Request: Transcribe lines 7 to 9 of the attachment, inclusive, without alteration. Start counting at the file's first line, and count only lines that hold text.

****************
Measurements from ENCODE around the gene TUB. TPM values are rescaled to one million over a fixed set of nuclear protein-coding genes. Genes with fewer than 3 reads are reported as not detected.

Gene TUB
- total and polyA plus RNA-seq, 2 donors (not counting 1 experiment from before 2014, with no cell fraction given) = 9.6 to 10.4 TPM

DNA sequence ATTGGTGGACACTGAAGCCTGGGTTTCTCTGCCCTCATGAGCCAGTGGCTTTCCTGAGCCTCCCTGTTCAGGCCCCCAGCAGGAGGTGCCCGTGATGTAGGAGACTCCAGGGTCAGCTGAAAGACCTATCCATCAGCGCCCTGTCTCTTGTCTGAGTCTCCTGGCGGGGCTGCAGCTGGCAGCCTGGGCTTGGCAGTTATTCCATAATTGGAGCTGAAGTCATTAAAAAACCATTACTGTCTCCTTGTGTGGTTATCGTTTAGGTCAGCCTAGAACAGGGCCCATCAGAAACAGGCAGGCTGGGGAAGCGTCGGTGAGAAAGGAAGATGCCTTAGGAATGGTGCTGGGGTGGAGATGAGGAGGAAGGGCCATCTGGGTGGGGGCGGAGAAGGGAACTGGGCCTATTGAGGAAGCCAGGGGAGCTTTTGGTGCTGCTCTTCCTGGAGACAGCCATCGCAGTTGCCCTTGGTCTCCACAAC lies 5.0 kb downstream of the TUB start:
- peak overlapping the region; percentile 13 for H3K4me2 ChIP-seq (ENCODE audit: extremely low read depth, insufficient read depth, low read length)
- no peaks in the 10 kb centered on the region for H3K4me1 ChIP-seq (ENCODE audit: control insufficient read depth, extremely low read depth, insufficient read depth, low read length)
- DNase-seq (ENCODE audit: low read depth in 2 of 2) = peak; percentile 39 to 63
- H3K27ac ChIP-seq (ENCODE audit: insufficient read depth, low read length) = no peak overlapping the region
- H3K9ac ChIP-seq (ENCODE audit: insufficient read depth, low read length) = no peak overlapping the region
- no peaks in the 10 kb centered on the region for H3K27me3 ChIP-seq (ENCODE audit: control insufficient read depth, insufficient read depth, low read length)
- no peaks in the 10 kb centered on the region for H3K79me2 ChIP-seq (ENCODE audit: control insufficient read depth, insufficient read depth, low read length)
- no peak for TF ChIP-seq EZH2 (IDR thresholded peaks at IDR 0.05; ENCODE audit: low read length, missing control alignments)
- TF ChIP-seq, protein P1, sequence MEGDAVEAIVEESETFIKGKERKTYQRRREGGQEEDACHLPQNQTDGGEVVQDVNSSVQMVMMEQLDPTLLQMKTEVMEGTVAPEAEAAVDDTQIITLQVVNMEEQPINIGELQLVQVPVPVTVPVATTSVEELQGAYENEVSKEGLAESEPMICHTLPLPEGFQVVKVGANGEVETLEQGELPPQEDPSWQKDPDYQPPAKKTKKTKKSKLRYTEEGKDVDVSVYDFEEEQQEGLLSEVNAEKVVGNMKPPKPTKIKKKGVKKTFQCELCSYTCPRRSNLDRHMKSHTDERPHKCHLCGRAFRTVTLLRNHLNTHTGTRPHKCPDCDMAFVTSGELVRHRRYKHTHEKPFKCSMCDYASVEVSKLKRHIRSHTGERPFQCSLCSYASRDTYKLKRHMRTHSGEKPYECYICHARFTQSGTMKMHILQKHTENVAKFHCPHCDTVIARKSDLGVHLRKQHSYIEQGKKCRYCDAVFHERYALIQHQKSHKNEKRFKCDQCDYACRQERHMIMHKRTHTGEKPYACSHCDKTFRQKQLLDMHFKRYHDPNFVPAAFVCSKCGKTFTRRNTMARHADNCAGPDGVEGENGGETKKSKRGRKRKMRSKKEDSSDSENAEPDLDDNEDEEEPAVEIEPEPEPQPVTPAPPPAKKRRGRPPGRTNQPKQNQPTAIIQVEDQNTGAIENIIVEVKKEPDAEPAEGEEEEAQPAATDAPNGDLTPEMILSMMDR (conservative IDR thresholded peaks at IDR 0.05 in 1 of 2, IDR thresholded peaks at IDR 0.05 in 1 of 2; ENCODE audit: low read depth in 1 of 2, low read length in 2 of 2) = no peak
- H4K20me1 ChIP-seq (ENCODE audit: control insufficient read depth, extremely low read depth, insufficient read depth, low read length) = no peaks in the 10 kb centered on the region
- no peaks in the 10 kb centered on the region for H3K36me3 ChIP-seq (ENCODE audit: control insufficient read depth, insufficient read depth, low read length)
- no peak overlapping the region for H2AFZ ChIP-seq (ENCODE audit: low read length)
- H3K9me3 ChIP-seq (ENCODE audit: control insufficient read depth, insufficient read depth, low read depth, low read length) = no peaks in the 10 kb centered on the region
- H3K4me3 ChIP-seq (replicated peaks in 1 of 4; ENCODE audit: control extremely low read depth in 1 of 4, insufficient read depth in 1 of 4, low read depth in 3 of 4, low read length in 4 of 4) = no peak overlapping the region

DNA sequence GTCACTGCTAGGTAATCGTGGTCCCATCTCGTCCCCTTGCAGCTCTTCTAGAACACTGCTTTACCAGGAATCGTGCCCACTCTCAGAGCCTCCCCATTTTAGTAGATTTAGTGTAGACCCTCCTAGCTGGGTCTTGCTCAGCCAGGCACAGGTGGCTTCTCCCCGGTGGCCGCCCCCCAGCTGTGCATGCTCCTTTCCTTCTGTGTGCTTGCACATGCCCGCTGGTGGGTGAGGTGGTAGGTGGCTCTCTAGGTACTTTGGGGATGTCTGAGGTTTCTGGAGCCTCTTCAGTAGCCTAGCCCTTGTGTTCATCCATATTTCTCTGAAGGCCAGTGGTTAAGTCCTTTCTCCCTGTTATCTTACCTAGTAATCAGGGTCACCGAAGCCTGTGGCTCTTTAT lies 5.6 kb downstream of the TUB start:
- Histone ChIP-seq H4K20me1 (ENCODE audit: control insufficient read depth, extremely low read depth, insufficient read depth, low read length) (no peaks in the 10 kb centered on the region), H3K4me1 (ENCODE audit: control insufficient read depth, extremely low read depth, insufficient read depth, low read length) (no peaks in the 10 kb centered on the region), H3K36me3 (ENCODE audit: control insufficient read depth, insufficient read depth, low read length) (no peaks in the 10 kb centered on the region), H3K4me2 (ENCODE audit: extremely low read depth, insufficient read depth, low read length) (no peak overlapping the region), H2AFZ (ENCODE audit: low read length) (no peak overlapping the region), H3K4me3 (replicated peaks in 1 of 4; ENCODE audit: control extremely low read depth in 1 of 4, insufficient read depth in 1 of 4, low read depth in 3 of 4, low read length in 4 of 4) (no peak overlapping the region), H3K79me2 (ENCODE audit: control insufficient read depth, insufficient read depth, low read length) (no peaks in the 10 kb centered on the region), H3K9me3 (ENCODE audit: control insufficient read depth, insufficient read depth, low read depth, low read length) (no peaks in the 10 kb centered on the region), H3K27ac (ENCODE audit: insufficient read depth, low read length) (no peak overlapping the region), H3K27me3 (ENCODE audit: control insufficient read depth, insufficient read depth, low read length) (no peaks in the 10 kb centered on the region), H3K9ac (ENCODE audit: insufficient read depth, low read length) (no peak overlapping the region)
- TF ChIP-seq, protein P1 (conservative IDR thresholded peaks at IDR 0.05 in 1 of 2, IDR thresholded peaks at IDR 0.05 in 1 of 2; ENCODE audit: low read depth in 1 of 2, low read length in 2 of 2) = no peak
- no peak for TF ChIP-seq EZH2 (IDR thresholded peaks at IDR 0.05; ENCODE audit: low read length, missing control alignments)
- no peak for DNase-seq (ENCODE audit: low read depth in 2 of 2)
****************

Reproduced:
- DNase-seq (ENCODE audit: low read depth in 2 of 2) = peak; percentile 39 to 63
- H3K27ac ChIP-seq (ENCODE audit: insufficient read depth, low read length) = no peak overlapping the region
- H3K9ac ChIP-seq (ENCODE audit: insufficient read depth, low read length) = no peak overlapping the region